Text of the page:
In a recent survey, Eisenberg was rated lowest for impartiality amongst all his judicial colleagues. He is known for leading the development of the Domestic Violence Intervention Project, which takes a less court-focused and more rehabilitative approach to those accused of domestic violence.
Pooja Vaddadi has her own plans when it comes to supporting diversion programs from the bench:
If she does prevail in November, Vaddadi says she wants to use the relationships she’s built with elected officials on the campaign trail to advocate for more funding for diversion programs so that more low-income people can access them. She also plans to push for expanding diversion programs that prove successful at the King County Superior Court level so that people in Seattle Municipal Court can benefit from them as well.
For Vaddadi, her focus on diversion programs stems from her belief that no one is beyond help, and from a recognition that the criminal legal system creates much of the harm its proponents say they want it to prevent.
Meanwhile, cases at Seattle Community Court are surging as a result of City Attorney Davison’s policy to prosecute more cases than Pete Holmes. Low-level misdemeanors that are eligible for community court are automatically sent there, and in Q2 2022 cases sent to community court have doubled compared to Q2 of 2021. As Josh Cohen in Crosscut writes:
Though court reformers see community court as a more humane alternative to booking people into jail, they don’t necessarily see the increase in community court referrals as positive. Instead, many want to see more cases diverted into alternatives that provide social services and support before they enter the court system. According to city attorney office data, pre-filing diversions and pre-trial diversions are both down significantly compared to years before the pandemic and prior to the creation of Seattle Community Court.

King County News

There will be a forum on Thursday, September 8 at 7pm discussing the role of the King County prosecutor in the criminal punishment system and particularly, how much discretion prosecutors have. This is timely given King County will be electing a new prosecutor in November’s election. You can register for the forum here or watch it live on the League of Women Voters Youtube page.
Speaking of the King County Prosecutor, current prosecutor Dan Satterberg has asked King County Sheriff Cole-Tindall to investigate the deletion of text messages of Seattle city leaders in 2020, including then-Mayor Durkan, then-SPD Chief Best, and SFD Chief Scoggins. While this response seems a bit delayed, to say the least, it is possible Satterberg felt more able to act given his term as prosecutor will be ending shortly. You can read more about it at Axios.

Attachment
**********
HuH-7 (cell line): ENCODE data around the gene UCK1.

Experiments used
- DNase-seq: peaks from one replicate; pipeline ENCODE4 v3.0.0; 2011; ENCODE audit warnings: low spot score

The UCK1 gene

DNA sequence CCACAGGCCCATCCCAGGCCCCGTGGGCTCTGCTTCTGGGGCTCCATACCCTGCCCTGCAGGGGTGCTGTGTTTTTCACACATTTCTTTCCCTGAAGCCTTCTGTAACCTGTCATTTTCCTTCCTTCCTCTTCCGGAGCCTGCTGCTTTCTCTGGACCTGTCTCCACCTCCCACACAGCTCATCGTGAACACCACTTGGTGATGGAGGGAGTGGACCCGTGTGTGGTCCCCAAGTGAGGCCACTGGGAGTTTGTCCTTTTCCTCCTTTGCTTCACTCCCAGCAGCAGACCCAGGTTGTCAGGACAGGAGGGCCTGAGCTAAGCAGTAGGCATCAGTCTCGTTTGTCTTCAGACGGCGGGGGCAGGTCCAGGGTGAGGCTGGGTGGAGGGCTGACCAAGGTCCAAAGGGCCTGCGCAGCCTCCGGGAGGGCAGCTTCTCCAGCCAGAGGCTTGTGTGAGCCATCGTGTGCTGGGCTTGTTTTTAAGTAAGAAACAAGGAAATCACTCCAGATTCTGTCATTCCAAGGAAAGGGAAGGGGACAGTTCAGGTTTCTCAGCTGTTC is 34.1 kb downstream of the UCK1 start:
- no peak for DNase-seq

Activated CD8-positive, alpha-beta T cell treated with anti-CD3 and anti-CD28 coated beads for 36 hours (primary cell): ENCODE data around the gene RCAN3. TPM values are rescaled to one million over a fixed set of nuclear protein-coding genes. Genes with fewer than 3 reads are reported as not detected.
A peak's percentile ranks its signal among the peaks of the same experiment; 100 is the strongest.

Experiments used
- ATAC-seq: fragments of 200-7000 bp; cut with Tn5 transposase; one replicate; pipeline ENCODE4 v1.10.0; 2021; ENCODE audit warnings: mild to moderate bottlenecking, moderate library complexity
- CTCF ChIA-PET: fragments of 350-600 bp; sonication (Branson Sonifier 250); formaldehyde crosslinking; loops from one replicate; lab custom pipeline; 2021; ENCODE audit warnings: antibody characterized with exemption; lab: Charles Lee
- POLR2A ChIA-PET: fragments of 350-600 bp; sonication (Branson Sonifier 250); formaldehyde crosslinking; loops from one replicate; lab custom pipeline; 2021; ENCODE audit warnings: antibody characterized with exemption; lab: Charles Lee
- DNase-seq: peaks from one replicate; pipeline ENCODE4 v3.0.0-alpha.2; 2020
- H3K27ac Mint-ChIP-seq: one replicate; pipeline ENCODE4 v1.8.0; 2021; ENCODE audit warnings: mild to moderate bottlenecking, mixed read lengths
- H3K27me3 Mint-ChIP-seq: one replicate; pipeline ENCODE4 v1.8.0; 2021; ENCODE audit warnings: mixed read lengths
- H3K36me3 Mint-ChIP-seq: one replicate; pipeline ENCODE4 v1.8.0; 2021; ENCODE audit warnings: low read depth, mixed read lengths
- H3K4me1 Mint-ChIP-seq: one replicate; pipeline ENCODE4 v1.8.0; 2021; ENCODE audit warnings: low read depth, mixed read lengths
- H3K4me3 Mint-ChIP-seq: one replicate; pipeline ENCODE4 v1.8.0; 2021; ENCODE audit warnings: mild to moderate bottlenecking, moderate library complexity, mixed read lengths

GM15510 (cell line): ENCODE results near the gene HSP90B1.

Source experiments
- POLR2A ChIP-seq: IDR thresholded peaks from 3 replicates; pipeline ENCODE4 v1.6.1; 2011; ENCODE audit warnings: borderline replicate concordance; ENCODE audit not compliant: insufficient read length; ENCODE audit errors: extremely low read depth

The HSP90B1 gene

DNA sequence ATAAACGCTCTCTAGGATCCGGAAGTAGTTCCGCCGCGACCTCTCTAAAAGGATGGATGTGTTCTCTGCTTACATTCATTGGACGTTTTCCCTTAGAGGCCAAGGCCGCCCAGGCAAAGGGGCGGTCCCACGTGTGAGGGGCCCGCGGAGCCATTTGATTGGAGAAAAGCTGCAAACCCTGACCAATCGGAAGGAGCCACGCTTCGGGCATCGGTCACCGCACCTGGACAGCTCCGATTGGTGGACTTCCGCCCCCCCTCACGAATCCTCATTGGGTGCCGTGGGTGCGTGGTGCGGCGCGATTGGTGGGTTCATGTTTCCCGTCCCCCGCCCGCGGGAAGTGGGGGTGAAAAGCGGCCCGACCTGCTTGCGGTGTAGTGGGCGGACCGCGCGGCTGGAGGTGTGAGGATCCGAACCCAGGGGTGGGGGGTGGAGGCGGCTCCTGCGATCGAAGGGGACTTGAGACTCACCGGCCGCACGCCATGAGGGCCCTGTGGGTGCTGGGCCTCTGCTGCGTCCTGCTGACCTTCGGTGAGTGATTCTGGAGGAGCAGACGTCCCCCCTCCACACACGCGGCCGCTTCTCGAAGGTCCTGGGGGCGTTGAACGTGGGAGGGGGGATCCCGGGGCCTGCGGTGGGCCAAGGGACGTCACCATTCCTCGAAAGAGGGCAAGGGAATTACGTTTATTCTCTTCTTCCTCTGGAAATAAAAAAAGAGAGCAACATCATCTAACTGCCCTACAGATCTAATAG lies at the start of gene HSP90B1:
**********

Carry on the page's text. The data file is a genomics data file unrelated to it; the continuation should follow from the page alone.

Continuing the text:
Sydney Brownstone over at The Seattle Times reports that the Seattle jail (run by King County) has had an extreme suicide rate over the past year.
“It’s astronomical,” said Frances Abderhalden, an expert on jail suicides and an assistant professor of criminal justice at California State University, Los Angeles. “It begs the question to me: Why this facility? That’s a lot of death in general in one facility per year.”
In July of 2020, Executive Constantine promised to close this jail, but it is unclear what the timeline of such a closure would be, or if the promise will be kept now that the narrative around the criminal legal system has shifted due to a backlash that, if allowed to prevail, handily protects the status quo.

National News

President Biden has a new crime plan called the “Safer America” plan. Ah, does he finally intend to crack down on gun control, a problem that we know how to solve given the large number of countries that have in fact solved it? No, no, why do the obvious thing to make the US safer when you can hire more police officers instead? The plan consists of hiring 100,000 more police officers and allocating at least an additional $13 billion to America’s police budgets, which are already the largest in the world by far.
Here is Alex Vitale, author of The End of Policing, on the plan:

And as Eric Reinhart starts out his piece in Time Magazine:

The “war on crime” is the highest-casualty, most expensive, and longest-lasting war in American history. This coordinated assault on the nation’s poorest communities has led to tens of millions of individuals locked up in cages with deadly long-term health consequences, at least 31,000 people killed directly by police, and trillions of dollars spent on pointless punishment. For over 50 years, repeated increases to public spending on police and prisons have continually bankrolled this war while failing to ensure safety, leaving the U.S. one of the least safe countries among all wealthy nations.

Recent Headlines

What's in a Movement? Understanding Resistance, Justice & Allies

Texas Bail Reform Reduced Jail Time and Crime, New Study Says - Bloomberg

We Probably Do Not Need Cops Directing Traffic at Sports Games - The Stranger

Seattle Fire Department staff shortage forces extreme hours, $37.7M of OT | The Seattle Times